352: Drive, Flow & Purpose

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C-Realm_352KMO welcomes Federico Pistono to the C-Realm Podcast to talk about the book Robots Will Steal Your Job But That’s OK – How to Survive the Economic Collapse and Be Happy. Federico describes work as the single most important factor contributing to self-esteem, social status and a sense of purpose in people’s lives. He also thinks that the process by which jobs are lost to automation and sophisticated software tools will accelerate and leave more and more people without the jobs that provide them with economic sustenance and a sense of purpose. The discussion turns to the need to revise the cultural assumption that a human who is not employed is a social parasite. In a world of accelerating technological unemployment, where most jobs do nothing to provide for human needs and, in fact, magnify the harms that industrial society visits on the biosphere and human quality of life, we absolutely must get past the idea everyone must “earn a living.”

Music by Au5 (courtesy of Adapted Records)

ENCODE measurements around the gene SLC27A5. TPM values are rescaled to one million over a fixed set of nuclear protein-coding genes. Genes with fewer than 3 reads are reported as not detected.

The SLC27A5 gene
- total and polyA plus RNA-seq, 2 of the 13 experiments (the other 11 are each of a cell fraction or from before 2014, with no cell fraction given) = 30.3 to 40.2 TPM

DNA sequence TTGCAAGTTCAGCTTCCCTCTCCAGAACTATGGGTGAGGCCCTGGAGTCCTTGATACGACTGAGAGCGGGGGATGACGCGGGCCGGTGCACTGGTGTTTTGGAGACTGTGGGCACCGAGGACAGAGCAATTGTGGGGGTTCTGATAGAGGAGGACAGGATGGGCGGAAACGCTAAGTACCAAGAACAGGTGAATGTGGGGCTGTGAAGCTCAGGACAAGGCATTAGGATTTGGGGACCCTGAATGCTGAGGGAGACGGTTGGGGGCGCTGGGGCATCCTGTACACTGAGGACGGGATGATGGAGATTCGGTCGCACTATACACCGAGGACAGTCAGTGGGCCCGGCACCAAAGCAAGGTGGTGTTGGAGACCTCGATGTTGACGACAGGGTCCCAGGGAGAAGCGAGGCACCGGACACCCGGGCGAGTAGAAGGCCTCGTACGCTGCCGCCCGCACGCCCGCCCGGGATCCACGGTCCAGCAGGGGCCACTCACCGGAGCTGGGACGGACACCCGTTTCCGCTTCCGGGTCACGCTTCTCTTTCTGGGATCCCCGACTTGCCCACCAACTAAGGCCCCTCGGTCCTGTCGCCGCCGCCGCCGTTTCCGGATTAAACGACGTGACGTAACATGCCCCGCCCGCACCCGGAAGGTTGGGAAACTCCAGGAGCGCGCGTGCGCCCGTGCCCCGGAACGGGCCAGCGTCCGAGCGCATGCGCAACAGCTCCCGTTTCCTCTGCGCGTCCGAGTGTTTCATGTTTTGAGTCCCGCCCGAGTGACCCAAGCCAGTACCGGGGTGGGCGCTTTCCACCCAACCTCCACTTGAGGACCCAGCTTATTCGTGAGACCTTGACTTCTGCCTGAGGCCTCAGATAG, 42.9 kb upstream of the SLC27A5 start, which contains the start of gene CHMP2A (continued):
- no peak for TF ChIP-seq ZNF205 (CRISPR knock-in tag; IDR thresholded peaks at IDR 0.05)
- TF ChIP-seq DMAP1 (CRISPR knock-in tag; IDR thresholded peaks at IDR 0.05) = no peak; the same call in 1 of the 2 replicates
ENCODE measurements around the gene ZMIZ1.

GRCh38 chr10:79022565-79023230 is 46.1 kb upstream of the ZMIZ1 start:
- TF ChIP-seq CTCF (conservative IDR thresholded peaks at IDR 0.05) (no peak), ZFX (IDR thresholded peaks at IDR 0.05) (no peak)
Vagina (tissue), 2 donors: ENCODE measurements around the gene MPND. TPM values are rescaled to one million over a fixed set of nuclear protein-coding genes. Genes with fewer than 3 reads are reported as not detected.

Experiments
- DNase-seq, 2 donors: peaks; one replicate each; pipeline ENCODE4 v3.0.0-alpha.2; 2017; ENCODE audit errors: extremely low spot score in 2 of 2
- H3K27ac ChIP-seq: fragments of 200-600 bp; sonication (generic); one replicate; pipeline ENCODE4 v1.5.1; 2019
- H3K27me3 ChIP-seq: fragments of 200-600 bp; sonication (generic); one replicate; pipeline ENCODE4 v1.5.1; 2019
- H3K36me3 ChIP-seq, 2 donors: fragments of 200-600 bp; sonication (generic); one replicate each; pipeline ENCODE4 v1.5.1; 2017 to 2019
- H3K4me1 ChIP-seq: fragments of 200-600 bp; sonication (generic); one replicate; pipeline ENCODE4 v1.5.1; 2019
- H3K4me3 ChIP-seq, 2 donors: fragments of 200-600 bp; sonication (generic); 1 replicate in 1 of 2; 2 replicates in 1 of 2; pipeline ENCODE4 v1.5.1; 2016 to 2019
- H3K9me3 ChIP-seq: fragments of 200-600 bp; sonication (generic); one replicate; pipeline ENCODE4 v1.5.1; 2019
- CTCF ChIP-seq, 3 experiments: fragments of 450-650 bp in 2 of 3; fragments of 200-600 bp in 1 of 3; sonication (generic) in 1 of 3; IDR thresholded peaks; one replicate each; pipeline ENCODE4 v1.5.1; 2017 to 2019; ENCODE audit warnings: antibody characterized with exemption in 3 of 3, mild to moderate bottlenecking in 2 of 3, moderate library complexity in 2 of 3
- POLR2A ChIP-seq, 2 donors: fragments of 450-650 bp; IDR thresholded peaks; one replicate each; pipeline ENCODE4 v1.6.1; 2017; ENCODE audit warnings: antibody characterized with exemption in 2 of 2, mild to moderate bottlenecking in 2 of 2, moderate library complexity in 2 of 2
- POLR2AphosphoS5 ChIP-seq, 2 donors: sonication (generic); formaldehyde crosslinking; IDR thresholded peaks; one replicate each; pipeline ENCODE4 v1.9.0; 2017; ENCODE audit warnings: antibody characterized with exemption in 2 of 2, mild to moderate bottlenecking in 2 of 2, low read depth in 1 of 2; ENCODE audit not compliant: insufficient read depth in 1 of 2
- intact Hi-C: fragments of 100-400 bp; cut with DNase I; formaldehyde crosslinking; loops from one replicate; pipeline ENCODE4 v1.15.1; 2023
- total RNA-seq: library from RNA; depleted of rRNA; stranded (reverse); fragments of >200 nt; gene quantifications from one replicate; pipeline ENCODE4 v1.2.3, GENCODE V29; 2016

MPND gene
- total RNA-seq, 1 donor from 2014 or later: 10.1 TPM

Present Shock and the Psychedelic Legacy of Terence McKenna – An Evening with Douglas Rushkoff and Dennis McKenna. March 14th, 2013. Click here to buy tickets.

 

You can contact float23 about his new record label and CD release at info@float23.com.

  • http://www.facebook.com/ian.w.bost Ian Wesley Bost

    I’m really feeling the “technological unemployment” discussion these days. Could the utopian dreams of the 1950s finally come true, 60 years later? I won’t hold my breath, but I’m glad people are talking about it. One thing I really wonder about is housing policy. If housing costs constitute the largest part of most peoples’ budgets, how does that get resolved if technological unemployment is embraced? Will landlords and mortgage companies suddenly accept less, or no, money while people remain in their homes? Or perhaps if most of the gains of technology go to a wealthy elite, the political will emerges to soak the rich to prop up entitlements and transfer payments–a kind of ugly de facto technological unemployment scenario (and seemingly pretty realistic in the current climate)? I just wonder if elites will be willing to take any kind of loss in order to spread the techno gains out a little more evenly. I’d love to hear these topics more specifically addressed in the future.